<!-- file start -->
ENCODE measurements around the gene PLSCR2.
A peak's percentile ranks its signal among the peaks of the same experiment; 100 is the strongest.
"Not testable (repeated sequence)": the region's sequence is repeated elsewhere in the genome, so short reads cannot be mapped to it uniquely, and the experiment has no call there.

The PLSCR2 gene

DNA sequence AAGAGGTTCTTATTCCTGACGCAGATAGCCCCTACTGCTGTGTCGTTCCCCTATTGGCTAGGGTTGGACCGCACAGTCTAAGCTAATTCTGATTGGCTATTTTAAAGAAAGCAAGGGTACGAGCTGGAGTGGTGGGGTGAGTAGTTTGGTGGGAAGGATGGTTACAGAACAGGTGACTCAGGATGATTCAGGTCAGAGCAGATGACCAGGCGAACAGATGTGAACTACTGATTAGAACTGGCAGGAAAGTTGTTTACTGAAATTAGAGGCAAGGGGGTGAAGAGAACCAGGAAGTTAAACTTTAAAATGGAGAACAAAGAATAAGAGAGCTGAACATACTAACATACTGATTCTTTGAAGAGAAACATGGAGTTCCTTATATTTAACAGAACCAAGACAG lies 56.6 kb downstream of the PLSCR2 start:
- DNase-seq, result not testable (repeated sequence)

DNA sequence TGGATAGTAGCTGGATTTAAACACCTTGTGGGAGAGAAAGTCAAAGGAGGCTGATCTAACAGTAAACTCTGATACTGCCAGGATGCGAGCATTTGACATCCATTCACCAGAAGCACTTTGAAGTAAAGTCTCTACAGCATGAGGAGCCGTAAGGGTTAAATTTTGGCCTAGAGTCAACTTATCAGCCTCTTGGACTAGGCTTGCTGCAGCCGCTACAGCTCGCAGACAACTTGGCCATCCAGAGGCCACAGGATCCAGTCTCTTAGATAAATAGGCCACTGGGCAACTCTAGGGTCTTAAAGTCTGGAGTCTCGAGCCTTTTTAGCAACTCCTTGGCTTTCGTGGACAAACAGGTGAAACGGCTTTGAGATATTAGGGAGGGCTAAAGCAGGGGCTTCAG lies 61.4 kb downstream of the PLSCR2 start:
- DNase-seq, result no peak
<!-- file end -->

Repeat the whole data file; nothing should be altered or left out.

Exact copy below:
ENCODE measurements around the gene PLSCR2.
A peak's percentile ranks its signal among the peaks of the same experiment; 100 is the strongest.
"Not testable (repeated sequence)": the region's sequence is repeated elsewhere in the genome, so short reads cannot be mapped to it uniquely, and the experiment has no call there.

The PLSCR2 gene

DNA sequence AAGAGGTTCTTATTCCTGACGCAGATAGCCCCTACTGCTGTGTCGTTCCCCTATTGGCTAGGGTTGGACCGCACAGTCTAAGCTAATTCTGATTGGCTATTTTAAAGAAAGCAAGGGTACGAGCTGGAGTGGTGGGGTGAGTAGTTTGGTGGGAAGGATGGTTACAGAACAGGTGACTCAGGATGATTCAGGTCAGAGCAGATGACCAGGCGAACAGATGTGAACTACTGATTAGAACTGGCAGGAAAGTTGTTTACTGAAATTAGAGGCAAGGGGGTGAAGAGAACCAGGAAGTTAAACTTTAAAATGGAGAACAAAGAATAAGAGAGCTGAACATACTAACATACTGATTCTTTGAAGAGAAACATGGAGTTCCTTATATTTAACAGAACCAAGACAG lies 56.6 kb downstream of the PLSCR2 start:
- DNase-seq, result not testable (repeated sequence)

DNA sequence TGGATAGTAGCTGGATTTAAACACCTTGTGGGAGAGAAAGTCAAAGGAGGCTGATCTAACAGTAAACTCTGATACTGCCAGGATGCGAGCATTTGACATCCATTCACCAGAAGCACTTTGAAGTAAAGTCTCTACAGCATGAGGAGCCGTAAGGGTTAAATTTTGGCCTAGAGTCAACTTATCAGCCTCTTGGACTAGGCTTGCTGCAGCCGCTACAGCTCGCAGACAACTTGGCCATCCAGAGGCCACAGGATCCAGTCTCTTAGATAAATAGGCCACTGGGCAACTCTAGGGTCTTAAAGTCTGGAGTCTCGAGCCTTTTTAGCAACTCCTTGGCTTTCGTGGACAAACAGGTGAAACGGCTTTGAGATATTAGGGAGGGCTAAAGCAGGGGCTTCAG lies 61.4 kb downstream of the PLSCR2 start:
- DNase-seq, result no peak